Not Sure What to Do-Please Help



  • Last year, I transferred to a new college. I had a rough time my first semester. Because of that, I didn't complete any of my courses.This semester has gone better. But, according to the school I won't be eligible for aid next fall. I'm unsure if an appeal will work or not. It sounds like I'd need sufficient documentation to even be considered. I was sick, but since doctors have been dismissive of my issues in the past, I didn't seek medical treatment. Because not completing courses has affected my GPA, it's doubtful that another school will consider me. I'm thinking the best way to resolve this would be to find a way to make up the missed courses with my own funds. But, tuition is expensive. My credit is bad, so a loan is out of the question. I guess what I really wanted to know is if there is any unexpected money coming my way. Or if the appeal will be successful. I still feel like I'm meant to keep pursuing an education, despite the obstacles.But, there have been so many roadblocks along the way.Thanks for any insight you can provide.



  • No I don't feel you have any grounds for the appeal to be successful since there is no documentation of your illness. I don't feel any money coming to you out of the blue so you may have to look at getting a job (or a second job) if you want to pay your own way through school. I feel you will only achieve your goals through hard work and determination.



  • Thanks for responding. It's good to have an answer, even if it's not what I was hoping for. It will definitely take longer if I have to pay my own way, but I think it's one of the life lessons I'm here to learn.



  • Yes I believe that too. And if that is indeed your life lesson, you will have be given the 'tools' (strength, endurance, determination etc. ) to get through it. Maybe you can think of creative ways to make money - like selling something you don't need or craftwork or taking odd jobs etc.



  • Do you see me getting a job soon? In the past, it's been a challenge to find work.



  • Also- I remembered that I did seek help for anxiety. Honestly, I think that was the main reason things did not go well. If the doctor I saw is willing to write a letter, would that change things?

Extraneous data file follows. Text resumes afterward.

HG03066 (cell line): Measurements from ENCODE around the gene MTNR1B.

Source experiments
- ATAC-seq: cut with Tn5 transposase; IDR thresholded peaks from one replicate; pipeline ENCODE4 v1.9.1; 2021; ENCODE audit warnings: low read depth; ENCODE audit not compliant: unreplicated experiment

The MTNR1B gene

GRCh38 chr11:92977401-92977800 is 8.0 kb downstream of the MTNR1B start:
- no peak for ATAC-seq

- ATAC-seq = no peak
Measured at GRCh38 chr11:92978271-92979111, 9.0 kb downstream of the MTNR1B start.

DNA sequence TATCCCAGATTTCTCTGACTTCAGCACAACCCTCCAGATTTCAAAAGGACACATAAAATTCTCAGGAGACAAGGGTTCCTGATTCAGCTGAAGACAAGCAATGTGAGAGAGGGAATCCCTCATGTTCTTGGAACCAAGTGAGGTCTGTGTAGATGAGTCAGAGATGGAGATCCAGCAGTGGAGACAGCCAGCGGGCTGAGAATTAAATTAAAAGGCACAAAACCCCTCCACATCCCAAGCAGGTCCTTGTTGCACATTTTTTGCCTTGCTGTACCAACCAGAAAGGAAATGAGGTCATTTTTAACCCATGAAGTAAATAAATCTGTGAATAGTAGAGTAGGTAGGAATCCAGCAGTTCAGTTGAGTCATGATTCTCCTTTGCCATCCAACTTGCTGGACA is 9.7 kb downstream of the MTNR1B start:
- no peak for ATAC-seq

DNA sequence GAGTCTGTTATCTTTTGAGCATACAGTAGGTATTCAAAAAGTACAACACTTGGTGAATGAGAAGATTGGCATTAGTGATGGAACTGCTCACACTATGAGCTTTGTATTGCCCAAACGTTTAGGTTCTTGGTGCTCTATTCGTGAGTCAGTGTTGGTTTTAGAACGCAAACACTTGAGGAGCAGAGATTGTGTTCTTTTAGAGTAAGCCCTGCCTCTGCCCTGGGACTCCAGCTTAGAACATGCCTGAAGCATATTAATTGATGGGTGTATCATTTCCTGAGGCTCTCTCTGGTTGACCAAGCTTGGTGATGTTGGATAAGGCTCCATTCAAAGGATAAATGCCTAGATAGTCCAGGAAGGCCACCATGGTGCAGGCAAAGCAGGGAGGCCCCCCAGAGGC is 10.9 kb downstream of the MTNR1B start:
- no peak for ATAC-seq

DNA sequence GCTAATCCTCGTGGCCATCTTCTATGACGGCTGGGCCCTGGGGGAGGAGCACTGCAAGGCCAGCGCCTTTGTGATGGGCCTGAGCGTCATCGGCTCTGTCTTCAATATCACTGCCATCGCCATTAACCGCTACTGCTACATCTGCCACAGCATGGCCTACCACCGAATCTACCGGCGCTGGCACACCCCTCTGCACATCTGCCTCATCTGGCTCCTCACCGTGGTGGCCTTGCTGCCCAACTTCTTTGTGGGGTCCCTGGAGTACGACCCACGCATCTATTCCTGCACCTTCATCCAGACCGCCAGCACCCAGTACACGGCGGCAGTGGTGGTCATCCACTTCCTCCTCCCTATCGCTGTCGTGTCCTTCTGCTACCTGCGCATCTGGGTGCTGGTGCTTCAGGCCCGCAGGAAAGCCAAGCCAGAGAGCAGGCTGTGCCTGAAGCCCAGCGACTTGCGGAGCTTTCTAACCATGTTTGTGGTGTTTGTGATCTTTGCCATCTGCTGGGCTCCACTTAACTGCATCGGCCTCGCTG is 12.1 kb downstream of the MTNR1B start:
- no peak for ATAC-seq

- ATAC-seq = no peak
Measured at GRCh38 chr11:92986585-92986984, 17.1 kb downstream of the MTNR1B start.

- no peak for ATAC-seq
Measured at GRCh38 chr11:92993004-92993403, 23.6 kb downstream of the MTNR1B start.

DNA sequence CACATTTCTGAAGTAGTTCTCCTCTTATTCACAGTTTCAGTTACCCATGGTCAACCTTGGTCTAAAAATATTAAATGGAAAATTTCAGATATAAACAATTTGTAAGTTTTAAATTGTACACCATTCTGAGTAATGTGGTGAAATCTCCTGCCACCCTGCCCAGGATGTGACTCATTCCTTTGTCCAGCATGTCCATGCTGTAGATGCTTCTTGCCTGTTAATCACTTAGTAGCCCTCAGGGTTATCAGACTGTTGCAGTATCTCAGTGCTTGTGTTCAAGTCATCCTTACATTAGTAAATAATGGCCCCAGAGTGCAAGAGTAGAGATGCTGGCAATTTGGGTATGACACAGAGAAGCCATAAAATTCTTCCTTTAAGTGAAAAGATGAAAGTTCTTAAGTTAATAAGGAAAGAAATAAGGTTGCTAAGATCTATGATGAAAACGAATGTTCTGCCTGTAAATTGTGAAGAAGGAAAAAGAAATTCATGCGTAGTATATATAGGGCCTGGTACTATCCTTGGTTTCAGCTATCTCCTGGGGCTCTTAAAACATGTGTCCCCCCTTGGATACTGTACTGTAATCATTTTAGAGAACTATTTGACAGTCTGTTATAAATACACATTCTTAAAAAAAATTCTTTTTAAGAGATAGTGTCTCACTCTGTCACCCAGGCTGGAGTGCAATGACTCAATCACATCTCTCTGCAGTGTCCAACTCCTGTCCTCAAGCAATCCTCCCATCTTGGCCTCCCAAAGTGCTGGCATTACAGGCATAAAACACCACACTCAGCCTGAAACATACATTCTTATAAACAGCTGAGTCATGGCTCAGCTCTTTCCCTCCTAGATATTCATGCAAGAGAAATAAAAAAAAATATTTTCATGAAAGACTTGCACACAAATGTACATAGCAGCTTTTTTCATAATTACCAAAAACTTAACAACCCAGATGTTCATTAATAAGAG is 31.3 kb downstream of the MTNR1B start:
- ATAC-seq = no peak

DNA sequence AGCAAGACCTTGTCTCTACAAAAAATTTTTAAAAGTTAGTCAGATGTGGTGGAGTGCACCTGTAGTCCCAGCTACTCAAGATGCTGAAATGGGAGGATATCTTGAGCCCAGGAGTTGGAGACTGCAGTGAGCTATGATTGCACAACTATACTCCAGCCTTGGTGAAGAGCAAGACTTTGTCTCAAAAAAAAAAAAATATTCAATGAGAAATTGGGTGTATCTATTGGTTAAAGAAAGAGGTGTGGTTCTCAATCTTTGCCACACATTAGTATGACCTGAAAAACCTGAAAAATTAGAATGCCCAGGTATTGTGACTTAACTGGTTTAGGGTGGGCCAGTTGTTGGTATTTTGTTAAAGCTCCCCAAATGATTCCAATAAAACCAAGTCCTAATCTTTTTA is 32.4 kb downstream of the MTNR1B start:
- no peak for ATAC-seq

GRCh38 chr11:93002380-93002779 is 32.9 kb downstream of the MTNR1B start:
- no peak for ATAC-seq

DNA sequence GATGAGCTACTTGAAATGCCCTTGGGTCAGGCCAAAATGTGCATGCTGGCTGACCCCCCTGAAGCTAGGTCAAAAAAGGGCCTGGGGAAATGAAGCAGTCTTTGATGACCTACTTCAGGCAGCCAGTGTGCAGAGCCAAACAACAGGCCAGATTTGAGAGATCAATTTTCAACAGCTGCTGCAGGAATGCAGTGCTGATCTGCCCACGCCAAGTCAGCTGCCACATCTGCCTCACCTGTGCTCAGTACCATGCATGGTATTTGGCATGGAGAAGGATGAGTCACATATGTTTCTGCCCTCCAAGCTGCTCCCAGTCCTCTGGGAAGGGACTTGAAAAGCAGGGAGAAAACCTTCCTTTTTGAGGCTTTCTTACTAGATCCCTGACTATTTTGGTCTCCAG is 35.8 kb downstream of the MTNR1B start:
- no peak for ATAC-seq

• Depends on what he puts in the letter. It would have to sound serious enough to stop you studying.



  • Well- it's difficult to talk about, but it was pretty serious. I was taking a speech class and couldn't finish it because of the anxiety. And I do feel like it was to blame for my poor test grades in some of the other classes. I also stopped attending some classes because I was just so anxious all of the time. I really was in denial about the problem being so severe. I did develop a physical illness later on, but I feel that if the anxiety hadn't caused me to miss so many classes, I would have been able to make the up the missed work. I was too embarrassed to talk to my professors about what was going on. Everyone seemed to have a different feeling about it- some profs seemed to think I was just goofing off and skipping classes, others seemed to think that I had a problem but was refusing to seek help. Had someone approached me about it, I may have sought counseling on campus. I was very unsure about it because I didn't want anyone at the school to know that I had any mental health issues.It was hard to find someone who took my insurance that I felt comfortable going to off campus. I don't like using this as an excuse, but I think I'll at least feel better admitting to someone at the school that there was a problem that I've now taken responsibility for. Also, a lot of my financial aid are loans. Either way, I have to contribute towards the costs. I don't know what this doctor would say. He has treated me in the past for similar issues, so that could be either a negative or a positive thing.